When the University of Minnesota and the Mayo Clinic announced last week that they could ramp up new testing for COVID-19, Gov. Tim Walz saw it as a vital piece of the state’s plan to return to normalcy.
To isolate the infected and get the healthy back to work, Minnesota needed the capacity to do 5,000 tests a day, Walz said. But conducting the number of virus tests a day and antibody tests the U and Mayo were talking about would require $20 million each.
Some in the Legislature moved to support the request for funding, either through direct grants or tax credits. But it turns out lawmakers didn’t have to do anything — because they’d already done so.
As part of the third COVID-19 response bill passed in a one-day session on March 26, the Legislature created the COVID-19 Minnesota Fund, and seeded it $200 million, the bulk of the $330 million in COVID-19 response money appropriated that day.
The money could be spent to “protect Minnesota citizens from the COVID-19 outbreak, and maintain state government operations throughout the duration of the peacetime emergency” — a definition broad enough to include the testing money.
7.4 million surgical masks, 150,000 face shields, 12 million gloves
Because it was to pay for COVID-related costs that weren’t yet known, when Walz originally asked for the fund last month he also sought permission to spend it as he saw fit. While lawmakers weren’t willing to do all of that, the bill did set up a new way of exercising the Legislature’s constitutional authority to appropriate money, creating a 10-member Legislative COVID-19 Response Commission.
Here’s how it works: When state Office of Management and Budget Commissioner Myron Frans wants to spend more than a million dollars at a time, he emails the members of the response commission outlining the request. Unless three House members and three Senate members respond in the negative within 24 hours, the money can be spent. No response is considered a yes vote.
So far, Frans has made eight requests of more than $1 million and made 24 other withdrawals of less than $1 million, for a total of $76.2 million. The only negative vote from the 10 legislators came from House Minority Leader Kurt Daudt on an April 9 request for $2.255 million to “manage COVID-19 related demand” in the state’s prisons.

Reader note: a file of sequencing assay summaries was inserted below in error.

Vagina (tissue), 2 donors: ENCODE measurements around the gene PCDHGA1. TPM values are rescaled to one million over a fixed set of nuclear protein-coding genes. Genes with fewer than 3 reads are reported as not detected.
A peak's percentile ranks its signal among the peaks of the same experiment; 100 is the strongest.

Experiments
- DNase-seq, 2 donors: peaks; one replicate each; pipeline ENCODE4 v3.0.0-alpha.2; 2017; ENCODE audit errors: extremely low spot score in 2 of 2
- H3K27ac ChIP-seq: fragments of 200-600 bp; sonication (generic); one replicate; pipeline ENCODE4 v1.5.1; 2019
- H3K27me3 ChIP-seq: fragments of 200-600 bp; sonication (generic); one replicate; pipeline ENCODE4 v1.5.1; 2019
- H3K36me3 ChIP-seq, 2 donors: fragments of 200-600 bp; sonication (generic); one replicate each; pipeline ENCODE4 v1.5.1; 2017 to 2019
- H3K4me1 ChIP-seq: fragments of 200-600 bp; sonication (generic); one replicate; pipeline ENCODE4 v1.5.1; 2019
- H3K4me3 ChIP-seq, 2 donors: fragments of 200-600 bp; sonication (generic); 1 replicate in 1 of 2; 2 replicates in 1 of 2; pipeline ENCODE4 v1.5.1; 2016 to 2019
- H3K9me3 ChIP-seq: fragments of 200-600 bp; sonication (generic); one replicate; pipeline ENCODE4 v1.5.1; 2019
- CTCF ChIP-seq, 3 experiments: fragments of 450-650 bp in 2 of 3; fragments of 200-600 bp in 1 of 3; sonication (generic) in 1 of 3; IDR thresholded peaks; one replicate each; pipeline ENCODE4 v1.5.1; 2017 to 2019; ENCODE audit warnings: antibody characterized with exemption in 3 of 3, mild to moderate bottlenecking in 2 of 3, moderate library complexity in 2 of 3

The bulk of the money has gone for purchases of supplies and equipment; 800 ventilators, 1.6 million N95 respirator masks, 7.4 million surgical masks, 150,000 face shields, 12 million gloves, 2,400 water-resistant gowns, nearly 53,000 bottles of hand sanitizer, 1.1 million shoe covers, 1,540 lab coats and pants.
The most-recent request made April 13 was for $42 million for the “purchase of critical supply needs.” Previous appropriations allowed money to be sent directly to hospitals and other healthcare providers to cover expenses for staffing, facilities and equipment to treat COVID-19 patients.
A desire for the Legislature to be involved
At his press briefing Friday, Walz said he was excited about the U of M/Mayo proposal and said he has spoken with legislative leaders, including Senate Majority Leader Paul Gazelka, about the plan.
“We are very much aligned on this idea of trying to get this testing done,” Walz said. “Our partners have stepped up on this. It was my goal to be testing everybody we should be tested. I think with their capacity, Minnesota is the example of what we can do.”
As for the money, Walz said: “We think the COVID-19 Fund that the Legislature gave us would be the place to start with this. I think there’s a desire for the Legislature to be deeply involved.”
Senate Finance Committee Chair Julie Rosen, R-Vernon Center, agreed. “Good things are coming out of both of them,” she said of Mayo and the U of M. “They need to if not reimbursed then somehow shored up. That’s exactly where that money should come out of is the funds that have been appropriated to the governor.”
Under the law passed last month, any money not authorized to be spent by May 11 reverts to the state general fund, unless the Legislature extends the deadline.
The original Walz request did not contain the legislative commission — nor a deadline for appropriations. Both were added in negotiations with legislative leaders.
“We still needed to provide the governor the capability to be very quick on his feet and nimble with getting the money out there,” said Rosen. “We wanted to make sure we had the ability to say no.”
“It’s worked very well,” she said. “We’ve been able to respond to his requests in a very expedient fashion.”
For the Legislature, the bigger issue is the money already flowing to the state from the federal CARES Act. The state is expected to receive more than $3 billion under the bill, with more likely coming in subsequent aid to the states.
Rosen wants the Legislature to have a significant role in appropriating that money as well. “Hopefully the governor understands the importance of keeping the Legislature involved,” Rosen said. “We’re not saying that the governor can’t have an emergency fund that he can be quite nimble if he burns through this first $200 million.”